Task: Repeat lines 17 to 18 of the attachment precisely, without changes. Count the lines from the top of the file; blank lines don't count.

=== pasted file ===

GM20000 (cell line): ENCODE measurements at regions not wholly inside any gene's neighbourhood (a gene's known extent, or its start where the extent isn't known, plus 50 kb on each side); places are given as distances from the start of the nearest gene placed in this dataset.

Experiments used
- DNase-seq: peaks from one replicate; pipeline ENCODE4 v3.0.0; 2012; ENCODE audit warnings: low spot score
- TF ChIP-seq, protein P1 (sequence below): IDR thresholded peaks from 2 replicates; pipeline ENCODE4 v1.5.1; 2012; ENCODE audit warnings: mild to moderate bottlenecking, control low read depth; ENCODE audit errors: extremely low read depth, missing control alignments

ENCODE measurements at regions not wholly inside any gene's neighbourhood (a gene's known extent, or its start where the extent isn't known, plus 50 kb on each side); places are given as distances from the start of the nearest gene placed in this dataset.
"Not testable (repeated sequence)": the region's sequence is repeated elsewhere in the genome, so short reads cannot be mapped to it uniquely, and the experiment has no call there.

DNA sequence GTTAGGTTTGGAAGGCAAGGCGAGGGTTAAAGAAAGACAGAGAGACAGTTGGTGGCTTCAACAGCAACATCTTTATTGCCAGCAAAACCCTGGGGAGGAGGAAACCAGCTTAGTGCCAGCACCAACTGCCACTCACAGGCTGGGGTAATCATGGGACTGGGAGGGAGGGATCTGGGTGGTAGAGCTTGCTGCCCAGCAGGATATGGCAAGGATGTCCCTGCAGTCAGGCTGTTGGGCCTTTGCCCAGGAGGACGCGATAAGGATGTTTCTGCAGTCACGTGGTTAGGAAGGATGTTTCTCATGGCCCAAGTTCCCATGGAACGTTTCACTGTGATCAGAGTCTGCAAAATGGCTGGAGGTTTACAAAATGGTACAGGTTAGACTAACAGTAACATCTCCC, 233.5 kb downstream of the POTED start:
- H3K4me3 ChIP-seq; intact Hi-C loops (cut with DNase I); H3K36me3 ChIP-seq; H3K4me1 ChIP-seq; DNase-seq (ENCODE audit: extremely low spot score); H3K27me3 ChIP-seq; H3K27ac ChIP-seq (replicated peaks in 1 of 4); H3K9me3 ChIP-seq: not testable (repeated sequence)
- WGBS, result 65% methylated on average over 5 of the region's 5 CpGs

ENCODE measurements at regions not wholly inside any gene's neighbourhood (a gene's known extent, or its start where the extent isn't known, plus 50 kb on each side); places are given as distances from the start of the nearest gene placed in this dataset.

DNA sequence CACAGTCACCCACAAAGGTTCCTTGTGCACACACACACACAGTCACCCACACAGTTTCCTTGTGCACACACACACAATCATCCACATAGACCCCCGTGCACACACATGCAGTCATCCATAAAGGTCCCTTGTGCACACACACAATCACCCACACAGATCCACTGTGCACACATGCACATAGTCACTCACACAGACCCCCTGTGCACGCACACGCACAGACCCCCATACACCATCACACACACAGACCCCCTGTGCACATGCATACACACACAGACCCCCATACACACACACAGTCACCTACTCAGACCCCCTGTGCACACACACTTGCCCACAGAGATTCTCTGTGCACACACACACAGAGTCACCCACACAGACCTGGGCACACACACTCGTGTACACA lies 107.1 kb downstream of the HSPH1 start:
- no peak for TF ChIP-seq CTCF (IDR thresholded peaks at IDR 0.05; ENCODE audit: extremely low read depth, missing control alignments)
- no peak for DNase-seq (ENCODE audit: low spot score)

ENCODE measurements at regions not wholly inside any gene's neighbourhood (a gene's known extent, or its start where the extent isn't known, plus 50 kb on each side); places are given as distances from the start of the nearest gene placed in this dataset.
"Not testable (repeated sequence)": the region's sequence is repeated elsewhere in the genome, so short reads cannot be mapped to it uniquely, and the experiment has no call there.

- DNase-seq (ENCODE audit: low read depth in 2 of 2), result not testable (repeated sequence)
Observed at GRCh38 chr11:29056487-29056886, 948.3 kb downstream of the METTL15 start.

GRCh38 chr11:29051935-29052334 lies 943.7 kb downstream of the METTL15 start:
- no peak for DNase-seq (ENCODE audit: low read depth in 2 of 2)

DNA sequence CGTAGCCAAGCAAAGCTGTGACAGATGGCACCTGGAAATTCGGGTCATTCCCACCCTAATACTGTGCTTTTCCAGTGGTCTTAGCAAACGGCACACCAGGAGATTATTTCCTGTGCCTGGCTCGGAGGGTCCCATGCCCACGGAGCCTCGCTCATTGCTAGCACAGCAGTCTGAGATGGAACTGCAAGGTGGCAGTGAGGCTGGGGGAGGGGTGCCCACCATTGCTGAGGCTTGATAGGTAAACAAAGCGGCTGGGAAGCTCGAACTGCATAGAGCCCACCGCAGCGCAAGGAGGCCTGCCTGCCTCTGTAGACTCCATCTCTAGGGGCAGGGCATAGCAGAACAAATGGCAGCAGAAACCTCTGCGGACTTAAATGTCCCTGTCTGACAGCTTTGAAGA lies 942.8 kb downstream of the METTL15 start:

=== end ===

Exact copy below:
Observed at GRCh38 chr11:29056487-29056886, 948.3 kb downstream of the METTL15 start.

GRCh38 chr11:29051935-29052334 lies 943.7 kb downstream of the METTL15 start: